REPORTING FROM THE 2018 BMT TANDEM MEETINGS
SALT LAKE CITY (FRONTLINE MEDICAL NEWS) – Hyperpolarized xenon-129 magnetic resonance imaging, or 129Xe MRI, showed strong promise for revealing early lung ventilation deficits in pediatric hematopoietic stem cell transplant (HSCT) patients in a proof-of-concept study .
The use of hyperpolarized xenon gas in this setting remains investigational, but is emerging as a safe non-ionizing approach for mapping and quantifying regional airway obstruction in the pediatric population. It has been shown to be more sensitive to early disease than the current clinical gold standard of measuring forced expiratory volume in 1 second (FEV1) by spirometry, Laura L. Walkup, PhD , said at the combined annual meetings of the Center for International Blood & Marrow Transplant Research and the American Society for Blood and Marrow Transplantation.
The 129Xe MRI provides regional information that spirometry cannot, allowing for a targeted approach to planned procedures such as bronchoscopy, said Dr. Walkup of Cincinnati Children’s Hospital Medical Center.
“We hypothesized that hyperpolarized 129Xe MRI would be sensitive to lung abnormalities in the pediatric HSCT population,” she said.
Of 13 patients aged 6-13 years (mean, 10 years) who were enrolled in the study and underwent 129XeMRI, 9 also completed spirometry successfully, and the average FEV1 in those patients was 83% of the predicted value.
Ventilation deficits were apparent on the 129Xe MRI imaging in 8 of the 13 subjects and varied in regional distribution. The whole-lung 129Xe ventilation defect percentage for the HSCT group was 14%, which was significantly greater than the approximately 6% ventilation defect percentage in a cohort of age-matched controls, Dr. Walkup said, noting that ventilation deficits were seen in three of four subjects who were unable to complete reliable spirometry.
“So those are lung abnormalities that may have otherwise gone undetected,” she said, adding that hyperpolarized xenon gas also highlighted the wide individual variation in ventilation, even among cases with similar FEV1 percentages.
The findings are notable, because pulmonary complications such as bronchiolitis obliterans are a major source of morbidity and mortality in the pediatric HSCT population, and an accurate and early diagnostic tool identifying the location and severity of suspected obstructive lung pathology following HSCT is desperately needed, she said.
The HSCT patients in the current study included four boys and nine girls. Isotopically-enriched xenon gas (86% 129Xe) was hyperpolarized using a commercial polarizer and images were acquired during a breath hold of up to 16 seconds and up to 1 L of xenon gas. Conventional anatomic MR images also were acquired.
The 129Xe ventilation was quantified using a less than 60% mean whole-lung 129Xe signal threshold, and was compared to FEV1 percentage predicted as measured via spirometry.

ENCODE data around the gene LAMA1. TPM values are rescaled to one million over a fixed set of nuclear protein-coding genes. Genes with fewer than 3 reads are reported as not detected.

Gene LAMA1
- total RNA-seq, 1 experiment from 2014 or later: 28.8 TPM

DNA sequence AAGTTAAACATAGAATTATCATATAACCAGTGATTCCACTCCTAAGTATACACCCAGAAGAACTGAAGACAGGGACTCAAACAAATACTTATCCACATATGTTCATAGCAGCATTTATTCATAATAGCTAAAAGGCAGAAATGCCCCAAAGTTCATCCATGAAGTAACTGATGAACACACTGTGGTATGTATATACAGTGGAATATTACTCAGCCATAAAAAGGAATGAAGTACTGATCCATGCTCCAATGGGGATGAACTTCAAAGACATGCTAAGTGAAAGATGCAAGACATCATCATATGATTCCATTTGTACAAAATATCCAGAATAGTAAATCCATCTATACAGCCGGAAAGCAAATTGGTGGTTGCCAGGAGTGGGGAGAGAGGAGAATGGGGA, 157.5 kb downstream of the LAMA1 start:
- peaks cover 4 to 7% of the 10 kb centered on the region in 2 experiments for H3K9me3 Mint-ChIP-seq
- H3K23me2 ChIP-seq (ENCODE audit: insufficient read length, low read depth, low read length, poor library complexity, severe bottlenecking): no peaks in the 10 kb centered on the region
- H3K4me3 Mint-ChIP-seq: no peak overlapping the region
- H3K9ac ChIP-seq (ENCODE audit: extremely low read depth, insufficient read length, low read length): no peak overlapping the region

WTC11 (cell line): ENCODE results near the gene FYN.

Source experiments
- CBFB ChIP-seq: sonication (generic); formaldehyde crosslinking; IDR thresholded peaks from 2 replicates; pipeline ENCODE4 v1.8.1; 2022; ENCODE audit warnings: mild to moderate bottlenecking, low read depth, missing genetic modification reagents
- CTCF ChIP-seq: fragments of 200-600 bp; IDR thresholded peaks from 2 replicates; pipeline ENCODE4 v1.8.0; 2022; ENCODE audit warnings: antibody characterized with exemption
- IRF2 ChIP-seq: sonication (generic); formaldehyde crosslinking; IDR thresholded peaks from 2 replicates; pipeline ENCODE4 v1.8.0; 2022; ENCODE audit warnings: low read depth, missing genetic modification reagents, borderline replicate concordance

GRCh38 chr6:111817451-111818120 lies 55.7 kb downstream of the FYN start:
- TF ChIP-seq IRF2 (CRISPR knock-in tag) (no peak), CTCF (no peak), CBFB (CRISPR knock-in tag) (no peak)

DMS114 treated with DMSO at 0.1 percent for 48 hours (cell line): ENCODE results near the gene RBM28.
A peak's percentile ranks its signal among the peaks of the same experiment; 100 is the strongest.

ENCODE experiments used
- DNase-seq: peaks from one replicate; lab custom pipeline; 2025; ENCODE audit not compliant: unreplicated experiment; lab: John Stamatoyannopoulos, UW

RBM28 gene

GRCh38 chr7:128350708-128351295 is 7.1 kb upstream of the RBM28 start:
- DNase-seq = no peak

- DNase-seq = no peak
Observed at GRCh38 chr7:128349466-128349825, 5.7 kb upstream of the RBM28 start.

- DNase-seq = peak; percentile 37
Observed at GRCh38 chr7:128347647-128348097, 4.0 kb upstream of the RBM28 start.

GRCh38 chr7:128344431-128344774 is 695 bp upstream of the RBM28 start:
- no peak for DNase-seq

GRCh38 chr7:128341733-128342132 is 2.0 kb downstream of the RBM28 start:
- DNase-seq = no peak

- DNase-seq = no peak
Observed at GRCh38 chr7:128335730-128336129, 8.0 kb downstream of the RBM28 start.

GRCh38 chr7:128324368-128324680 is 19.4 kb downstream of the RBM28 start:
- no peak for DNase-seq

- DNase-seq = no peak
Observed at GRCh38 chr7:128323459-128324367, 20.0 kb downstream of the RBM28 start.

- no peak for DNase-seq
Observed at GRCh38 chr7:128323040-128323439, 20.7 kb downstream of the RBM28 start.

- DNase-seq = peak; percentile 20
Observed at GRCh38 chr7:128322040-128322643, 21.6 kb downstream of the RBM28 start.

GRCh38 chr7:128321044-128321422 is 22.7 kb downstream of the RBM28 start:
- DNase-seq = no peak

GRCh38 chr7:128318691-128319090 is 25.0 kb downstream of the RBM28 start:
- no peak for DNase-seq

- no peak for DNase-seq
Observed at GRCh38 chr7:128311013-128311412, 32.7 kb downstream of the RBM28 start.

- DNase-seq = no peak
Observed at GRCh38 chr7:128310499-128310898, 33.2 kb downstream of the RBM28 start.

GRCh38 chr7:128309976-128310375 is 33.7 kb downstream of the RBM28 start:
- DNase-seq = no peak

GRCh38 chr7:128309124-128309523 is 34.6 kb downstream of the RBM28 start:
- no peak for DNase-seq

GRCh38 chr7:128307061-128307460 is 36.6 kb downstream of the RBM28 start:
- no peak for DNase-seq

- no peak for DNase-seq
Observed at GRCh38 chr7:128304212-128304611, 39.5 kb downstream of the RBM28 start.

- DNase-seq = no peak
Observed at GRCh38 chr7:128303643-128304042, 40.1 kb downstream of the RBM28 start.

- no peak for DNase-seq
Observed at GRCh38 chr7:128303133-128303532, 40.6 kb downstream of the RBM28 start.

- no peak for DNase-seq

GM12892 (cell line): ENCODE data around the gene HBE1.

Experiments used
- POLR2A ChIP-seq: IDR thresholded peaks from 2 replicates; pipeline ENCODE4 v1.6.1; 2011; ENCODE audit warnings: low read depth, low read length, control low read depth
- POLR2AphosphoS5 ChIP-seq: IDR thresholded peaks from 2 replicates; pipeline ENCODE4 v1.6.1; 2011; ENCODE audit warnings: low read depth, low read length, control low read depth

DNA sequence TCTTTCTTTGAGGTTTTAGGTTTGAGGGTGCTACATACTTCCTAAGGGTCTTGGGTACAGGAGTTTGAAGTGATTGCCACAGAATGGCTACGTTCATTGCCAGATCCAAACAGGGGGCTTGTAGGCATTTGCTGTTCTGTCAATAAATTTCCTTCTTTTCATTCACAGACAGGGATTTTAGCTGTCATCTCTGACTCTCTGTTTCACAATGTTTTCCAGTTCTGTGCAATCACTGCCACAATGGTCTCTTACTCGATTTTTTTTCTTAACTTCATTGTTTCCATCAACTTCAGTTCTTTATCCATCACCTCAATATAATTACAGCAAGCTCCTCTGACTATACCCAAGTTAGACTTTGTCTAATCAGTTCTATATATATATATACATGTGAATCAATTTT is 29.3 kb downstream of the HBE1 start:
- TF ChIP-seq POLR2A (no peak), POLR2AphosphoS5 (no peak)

The procedure was well tolerated by all patients, Dr. Walkup said, noting that no patients withdrew from the study, and all were able to maintain the required breath hold.
Drops in blood oxygen saturation level did occur, but were transient and resolved within 10-30 seconds of normal breathing. Further, there were no changes in heart rate during imaging, and any side effects related to xenon, such as tingling in extremities, dizziness, or euphoria, were also quickly resolved with normal breathing, she said.
“There were no serious adverse events related to the study … these results are in good agreement with previously published safety assessments of xenon in kids and in adults, and at our institution we routinely perform xenon imaging in children as young as age 6,” she added.
The findings, which are consistent with those seen in studies of other conditions such as cystic fibrosis, asthma, and chronic obstructive pulmonary disease, suggest that 129Xe MRI is an emerging modality with strong translational potential for detecting early pulmonary involvement following HSCT, she said.
“The real power of the xenon MRI is the spatial information that it provides; we can use that information to plan targeted procedures like bronchoscopy and biopsies … and since it is non-ionizing, it may be used serially to assess disease progression or response to an intervention,” Dr. Walkup said.
She noted, however, that because it is not yet approved by the Food and Drug Administration, and because it requires specialized expertise and hardware, it is available at only a handful of centers worldwide.
There is a long way to go before the technology will be widely clinically implemented, but work is ongoing at Cincinnati Children’s Hospital to determine how xenon MRI may play a role in pulmonary screening of patients, she said.
Dr. Walkup reported having no financial disclosures.
SOURCE: Walkup L et al. 2018 BMT Tandem Meetings Abstract 56 .